The case for learning about sonnets – in reverse

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A summer’s day

Working – or playing – with sonnets is a fabulous way to learn about how language works, why poetry CAN be its highest form. But where do you start?
Ask just about anyone what they know about sonnets, and they will probably say “iambic pentameter”.  Then ask them what that means. Some will know that it refers to a kind of rhythm, most will say it means 10 beats to a line, and some that it means 10 syllables to a line. That is not what the words actually mean, but they are on the right track.

Let’s break it down. What does ‘iambic’ mean?  Perhaps you know it refers to a specific rhythm, the one that occurs when you have an unstressed syllable followed by a stressed syllable.  And what is a syllable?  What is a stress?

In the English language, a syllable must have one, and only one vowel sound – but it may also have one, and only one diphthong, which is two vowel sounds quickly run together so that to the uninformed ear, it seems to be one sound. For example, “a” in the sentence “Here’s a box” is one vowel sound, (phonetically I would write it as a schwa thus: /ə/.  “I” in the sentence “Where am I?” is a diphthong, represented phonetically by the two symbols /aɪ/.  The words “a” and “I” are both one-syllable words.

Confused?  How many syllables are there in the word “confused”?  Forget about the spelling. There are three vowel LETTERS in the spelling, but when we say the word there are only two vowel SOUNDS.   Say it out loud, and hear how many vowel sounds you are making. Each vowel sound has one or more consonant sounds before and after the vowel sound, and the combinations of vowel and consonant sounds make up the syllables. So, there are two syllables in “confused”.

As it happens, we give slightly more stress, or emphasis, to the second syllable than we do to the first, so “confused” is a classic example of an Iamb.  One iambic foot.

Still with me?  Many people reading this know exactly what I’m talking about, but there are some who will be thoroughly bamboozled by all this talk of vowel sounds as against vowel letters, and stresses and syllables. These are the ones who will probably be even more put off Shakespeare at the thought that all this is necessary in order to speak, read or perform Shakespeare. This stuff is not taught in schools – any more.

[Oh, in case you are wondering, the word “pentameter” means five measures (commonly referred to as feet) in a line of poetry. So five iambic feet, unstressed + stressed, gives us the well know rhythm of Shakespeare’s sonnets (and of Blank Verse):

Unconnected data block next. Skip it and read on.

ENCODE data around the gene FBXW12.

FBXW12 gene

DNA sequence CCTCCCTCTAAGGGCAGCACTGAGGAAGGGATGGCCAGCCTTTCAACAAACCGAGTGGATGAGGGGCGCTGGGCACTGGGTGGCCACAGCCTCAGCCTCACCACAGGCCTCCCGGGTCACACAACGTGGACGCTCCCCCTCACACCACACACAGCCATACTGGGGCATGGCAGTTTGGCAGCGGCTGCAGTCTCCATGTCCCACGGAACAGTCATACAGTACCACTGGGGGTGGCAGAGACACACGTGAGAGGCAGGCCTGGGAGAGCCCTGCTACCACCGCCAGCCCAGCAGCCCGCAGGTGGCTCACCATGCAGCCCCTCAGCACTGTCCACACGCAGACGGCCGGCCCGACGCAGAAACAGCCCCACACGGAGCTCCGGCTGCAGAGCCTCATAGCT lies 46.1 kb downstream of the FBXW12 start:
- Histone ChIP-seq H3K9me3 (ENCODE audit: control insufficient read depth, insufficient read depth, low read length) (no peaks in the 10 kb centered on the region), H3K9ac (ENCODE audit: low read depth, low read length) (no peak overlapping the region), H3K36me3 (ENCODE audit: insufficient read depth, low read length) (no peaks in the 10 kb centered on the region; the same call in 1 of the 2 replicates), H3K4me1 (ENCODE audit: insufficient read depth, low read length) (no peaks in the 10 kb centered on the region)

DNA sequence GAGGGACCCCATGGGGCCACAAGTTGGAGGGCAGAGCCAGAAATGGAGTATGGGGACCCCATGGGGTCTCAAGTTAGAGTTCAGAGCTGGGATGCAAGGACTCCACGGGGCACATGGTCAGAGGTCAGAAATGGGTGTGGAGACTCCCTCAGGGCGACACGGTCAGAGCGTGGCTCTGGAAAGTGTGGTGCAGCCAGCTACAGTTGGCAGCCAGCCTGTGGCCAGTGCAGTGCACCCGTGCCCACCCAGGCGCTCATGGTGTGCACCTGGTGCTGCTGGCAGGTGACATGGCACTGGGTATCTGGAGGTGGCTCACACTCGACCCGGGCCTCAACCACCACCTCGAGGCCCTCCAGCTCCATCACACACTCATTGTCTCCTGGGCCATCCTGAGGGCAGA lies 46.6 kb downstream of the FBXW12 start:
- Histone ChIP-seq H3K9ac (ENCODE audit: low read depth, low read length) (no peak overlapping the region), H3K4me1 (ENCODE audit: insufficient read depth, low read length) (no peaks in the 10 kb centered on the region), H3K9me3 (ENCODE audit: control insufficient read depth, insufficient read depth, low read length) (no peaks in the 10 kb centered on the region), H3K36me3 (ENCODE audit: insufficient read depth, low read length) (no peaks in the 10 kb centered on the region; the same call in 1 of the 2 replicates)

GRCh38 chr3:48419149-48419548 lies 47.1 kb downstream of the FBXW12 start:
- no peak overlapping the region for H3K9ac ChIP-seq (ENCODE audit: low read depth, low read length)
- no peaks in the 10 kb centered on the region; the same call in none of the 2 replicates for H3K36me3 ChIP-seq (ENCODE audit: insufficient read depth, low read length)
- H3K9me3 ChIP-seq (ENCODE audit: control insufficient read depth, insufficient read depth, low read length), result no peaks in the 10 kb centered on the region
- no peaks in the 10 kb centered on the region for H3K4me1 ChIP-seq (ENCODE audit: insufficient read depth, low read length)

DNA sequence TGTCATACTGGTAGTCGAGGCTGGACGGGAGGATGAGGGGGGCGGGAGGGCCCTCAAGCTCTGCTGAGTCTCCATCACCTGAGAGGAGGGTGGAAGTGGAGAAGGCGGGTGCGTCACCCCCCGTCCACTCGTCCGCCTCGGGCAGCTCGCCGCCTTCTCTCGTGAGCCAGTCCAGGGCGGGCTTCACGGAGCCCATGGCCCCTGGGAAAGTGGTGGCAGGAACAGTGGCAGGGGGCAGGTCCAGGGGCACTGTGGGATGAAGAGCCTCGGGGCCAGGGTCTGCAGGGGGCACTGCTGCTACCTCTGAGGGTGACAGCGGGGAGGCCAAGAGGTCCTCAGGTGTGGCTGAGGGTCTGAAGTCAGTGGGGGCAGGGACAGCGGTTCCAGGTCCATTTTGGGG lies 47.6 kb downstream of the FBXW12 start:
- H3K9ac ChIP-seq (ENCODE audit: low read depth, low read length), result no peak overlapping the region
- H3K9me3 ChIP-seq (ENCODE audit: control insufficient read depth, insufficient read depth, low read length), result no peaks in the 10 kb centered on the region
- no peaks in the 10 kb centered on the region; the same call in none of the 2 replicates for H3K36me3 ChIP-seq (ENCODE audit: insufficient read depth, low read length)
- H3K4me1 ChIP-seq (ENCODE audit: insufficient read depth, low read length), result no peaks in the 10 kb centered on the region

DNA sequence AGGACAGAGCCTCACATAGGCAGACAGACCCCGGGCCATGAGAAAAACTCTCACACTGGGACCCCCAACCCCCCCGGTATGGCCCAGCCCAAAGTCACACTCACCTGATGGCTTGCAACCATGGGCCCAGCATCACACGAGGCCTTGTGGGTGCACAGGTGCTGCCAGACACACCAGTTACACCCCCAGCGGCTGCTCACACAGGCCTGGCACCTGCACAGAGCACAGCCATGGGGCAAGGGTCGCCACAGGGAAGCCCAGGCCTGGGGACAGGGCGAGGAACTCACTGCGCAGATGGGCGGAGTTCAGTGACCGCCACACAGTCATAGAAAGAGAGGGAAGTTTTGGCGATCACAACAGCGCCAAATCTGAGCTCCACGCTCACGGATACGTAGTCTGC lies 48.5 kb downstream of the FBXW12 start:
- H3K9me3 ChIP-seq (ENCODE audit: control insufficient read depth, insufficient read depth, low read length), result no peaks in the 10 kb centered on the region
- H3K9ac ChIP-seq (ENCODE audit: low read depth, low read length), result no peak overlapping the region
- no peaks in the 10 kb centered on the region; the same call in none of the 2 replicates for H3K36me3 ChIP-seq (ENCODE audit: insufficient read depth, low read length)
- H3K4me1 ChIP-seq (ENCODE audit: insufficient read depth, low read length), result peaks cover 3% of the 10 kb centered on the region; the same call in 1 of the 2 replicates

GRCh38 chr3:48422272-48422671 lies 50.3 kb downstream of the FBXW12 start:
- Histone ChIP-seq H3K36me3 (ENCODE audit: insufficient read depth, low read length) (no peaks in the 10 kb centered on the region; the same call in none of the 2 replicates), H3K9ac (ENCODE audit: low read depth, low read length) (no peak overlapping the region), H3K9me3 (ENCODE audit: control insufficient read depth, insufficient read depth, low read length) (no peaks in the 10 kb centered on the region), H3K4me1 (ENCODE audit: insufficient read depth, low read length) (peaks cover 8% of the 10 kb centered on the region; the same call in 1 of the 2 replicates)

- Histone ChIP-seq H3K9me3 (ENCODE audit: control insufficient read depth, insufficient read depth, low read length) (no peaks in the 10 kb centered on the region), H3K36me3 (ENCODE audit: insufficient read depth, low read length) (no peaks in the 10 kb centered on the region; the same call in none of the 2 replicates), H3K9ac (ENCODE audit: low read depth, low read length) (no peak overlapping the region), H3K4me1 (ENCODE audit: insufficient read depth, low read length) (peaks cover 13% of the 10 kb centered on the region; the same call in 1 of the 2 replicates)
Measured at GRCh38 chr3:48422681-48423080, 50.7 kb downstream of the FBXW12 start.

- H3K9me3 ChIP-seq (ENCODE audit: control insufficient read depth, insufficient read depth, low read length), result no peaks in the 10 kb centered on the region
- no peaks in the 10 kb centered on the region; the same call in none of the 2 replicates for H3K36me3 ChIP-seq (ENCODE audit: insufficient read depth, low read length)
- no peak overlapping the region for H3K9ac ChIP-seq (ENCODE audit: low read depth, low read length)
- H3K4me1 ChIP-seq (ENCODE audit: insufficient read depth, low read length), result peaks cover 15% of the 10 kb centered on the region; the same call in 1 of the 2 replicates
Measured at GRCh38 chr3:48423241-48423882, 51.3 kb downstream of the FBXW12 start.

di DAH di DAH di DAH di DAH di DAH]*

Personally, I’d rather approach sonnets from the other end. Rather than analysing the structure at the beginning, I advocate starting with the text, the language itself.  What do the words mean? Does it make sense to you?  And this approach also is fraught with danger, because many people will immediately start making assumptions about what the words mean. Actors in particular will often create a whole agenda, a generalised back story – as they’ve often been trained to do in the interests of seeking out the sub-text. In other words, all the stuff that the poet is NOT saying.

So I insist we go back to what the poet IS saying. What are the actual words?

Shall I compare thee to a summer’s day?

When I ask what these words mean, more often than not I will get a reply along the lines of

“My love is very beautiful.”

But that’s is not what he is saying.  For one thing, it’s a question, not a statement. “Shall I?” Shall I what?  “Shall I compare thee?”  (Here usually has to follow an introduction to these strange words, “thee” “thou”, “thy” “thine”, which a lot of people are under the impression refers to themselves, rather than to the person they are speaking to).  “Shall I compare thee (you) with” with what? With “a summer’s day?” Not with a goddess, or a flower, or a galaxy, but a day in summer.

How easy was that! He’s saying exactly what he’s saying. He means what he says. So all the performer has to do is know and understand the words, and say what they mean. And they mean to ask that specific question, and nothing more.

Phew.  Too easy…  And what’s more, if it is spoken as a genuine expression of thought, and asked as an actual (and not a rhetorical) question, it will be in the rhythm of iambic pentameter in which the poet wrote it. He put it there. So you don’t have to. Because it’s already there.

Alright, not quite that easy, but it’s a start.

*Writing the rhythm like that give the false impression that the stressed syllables are equally stressed. They are not! We don’t talk like that. It does not make it poetic to do so.

End of rant.